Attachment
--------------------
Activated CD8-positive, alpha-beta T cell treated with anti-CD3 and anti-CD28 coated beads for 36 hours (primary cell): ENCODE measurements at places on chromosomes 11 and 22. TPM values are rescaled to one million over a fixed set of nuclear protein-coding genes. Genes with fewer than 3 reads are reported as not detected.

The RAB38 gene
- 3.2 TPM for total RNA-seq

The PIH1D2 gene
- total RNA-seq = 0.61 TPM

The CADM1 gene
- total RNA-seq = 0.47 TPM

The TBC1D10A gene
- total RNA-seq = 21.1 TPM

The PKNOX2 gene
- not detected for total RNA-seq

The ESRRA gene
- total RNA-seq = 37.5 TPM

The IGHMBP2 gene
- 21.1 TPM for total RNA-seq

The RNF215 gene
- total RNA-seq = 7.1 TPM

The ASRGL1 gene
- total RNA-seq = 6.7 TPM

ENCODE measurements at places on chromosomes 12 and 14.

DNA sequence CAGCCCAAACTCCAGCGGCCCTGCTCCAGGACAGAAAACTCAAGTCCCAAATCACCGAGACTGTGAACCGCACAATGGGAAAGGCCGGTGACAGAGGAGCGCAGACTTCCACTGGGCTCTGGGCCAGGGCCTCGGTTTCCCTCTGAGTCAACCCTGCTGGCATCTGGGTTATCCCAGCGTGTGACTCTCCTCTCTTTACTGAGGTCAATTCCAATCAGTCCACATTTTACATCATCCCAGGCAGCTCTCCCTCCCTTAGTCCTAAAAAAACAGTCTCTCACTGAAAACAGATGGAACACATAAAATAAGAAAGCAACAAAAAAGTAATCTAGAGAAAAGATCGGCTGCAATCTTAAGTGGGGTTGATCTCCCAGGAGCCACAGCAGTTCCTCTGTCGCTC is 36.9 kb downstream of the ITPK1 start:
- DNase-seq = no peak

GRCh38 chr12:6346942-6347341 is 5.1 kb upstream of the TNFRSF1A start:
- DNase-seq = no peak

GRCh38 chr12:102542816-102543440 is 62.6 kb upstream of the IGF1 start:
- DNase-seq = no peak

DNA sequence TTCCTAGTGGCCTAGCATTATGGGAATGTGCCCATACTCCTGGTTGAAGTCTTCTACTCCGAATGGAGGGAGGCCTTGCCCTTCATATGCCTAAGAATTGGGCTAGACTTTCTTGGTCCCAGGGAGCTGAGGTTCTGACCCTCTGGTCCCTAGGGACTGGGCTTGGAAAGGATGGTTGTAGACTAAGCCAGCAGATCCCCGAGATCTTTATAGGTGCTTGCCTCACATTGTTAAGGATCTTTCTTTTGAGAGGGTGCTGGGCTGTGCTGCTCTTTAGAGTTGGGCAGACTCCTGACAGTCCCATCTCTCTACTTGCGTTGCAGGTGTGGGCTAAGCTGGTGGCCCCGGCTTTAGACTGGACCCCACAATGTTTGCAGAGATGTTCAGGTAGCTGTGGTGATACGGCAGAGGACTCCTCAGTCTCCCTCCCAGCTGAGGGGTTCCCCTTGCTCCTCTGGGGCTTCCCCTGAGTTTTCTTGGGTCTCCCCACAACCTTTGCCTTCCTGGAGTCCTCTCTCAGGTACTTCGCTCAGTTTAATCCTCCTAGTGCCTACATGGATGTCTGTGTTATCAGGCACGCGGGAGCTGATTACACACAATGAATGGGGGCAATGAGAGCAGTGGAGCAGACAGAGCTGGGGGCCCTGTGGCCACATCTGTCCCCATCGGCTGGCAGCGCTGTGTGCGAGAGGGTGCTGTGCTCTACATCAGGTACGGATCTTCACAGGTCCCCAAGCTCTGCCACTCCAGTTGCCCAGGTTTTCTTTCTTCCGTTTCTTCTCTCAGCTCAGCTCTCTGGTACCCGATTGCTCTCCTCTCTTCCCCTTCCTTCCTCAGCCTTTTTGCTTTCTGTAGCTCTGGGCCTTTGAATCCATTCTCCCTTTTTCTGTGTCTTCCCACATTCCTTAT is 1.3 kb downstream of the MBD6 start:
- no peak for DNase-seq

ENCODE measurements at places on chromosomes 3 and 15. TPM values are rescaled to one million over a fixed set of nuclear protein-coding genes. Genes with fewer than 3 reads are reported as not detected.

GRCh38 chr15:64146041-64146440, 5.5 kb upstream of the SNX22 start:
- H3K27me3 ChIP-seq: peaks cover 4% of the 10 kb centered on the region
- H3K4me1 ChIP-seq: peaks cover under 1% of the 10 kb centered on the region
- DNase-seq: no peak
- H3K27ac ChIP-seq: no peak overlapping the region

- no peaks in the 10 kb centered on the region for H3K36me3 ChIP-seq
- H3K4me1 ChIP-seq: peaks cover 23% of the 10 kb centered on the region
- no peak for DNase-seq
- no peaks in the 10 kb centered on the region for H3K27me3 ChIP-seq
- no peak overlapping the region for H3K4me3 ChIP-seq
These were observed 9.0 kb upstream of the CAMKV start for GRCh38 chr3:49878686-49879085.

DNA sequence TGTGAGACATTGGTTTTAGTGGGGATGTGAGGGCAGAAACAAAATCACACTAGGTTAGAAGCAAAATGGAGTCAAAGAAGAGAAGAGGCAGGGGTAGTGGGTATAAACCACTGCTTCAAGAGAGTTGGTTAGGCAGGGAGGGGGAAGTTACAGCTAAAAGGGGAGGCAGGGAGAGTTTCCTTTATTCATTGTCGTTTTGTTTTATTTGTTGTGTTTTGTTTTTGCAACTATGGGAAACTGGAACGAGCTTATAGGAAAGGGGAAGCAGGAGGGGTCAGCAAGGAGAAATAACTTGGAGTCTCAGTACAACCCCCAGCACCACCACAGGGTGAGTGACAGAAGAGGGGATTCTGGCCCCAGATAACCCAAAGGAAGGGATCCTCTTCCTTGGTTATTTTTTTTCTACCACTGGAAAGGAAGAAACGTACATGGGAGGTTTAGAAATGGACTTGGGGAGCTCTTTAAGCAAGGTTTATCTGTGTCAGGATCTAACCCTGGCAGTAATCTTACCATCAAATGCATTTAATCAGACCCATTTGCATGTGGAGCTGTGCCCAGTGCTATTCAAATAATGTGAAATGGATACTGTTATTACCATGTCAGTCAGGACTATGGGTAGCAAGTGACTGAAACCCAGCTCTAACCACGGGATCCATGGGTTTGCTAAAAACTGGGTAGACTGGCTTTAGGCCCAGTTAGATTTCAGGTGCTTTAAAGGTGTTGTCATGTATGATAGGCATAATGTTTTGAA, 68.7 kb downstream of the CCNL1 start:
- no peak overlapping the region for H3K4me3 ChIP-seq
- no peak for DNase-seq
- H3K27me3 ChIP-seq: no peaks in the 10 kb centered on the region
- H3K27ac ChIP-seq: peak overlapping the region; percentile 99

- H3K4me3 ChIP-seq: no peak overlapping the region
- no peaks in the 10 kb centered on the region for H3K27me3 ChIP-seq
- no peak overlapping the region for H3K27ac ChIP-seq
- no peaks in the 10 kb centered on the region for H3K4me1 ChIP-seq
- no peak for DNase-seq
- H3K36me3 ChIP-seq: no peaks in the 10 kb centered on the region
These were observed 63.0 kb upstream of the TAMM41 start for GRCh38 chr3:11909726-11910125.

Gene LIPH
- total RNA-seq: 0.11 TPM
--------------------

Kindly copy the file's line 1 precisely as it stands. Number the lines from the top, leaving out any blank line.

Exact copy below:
Activated CD8-positive, alpha-beta T cell treated with anti-CD3 and anti-CD28 coated beads for 36 hours (primary cell): ENCODE measurements at places on chromosomes 11 and 22. TPM values are rescaled to one million over a fixed set of nuclear protein-coding genes. Genes with fewer than 3 reads are reported as not detected.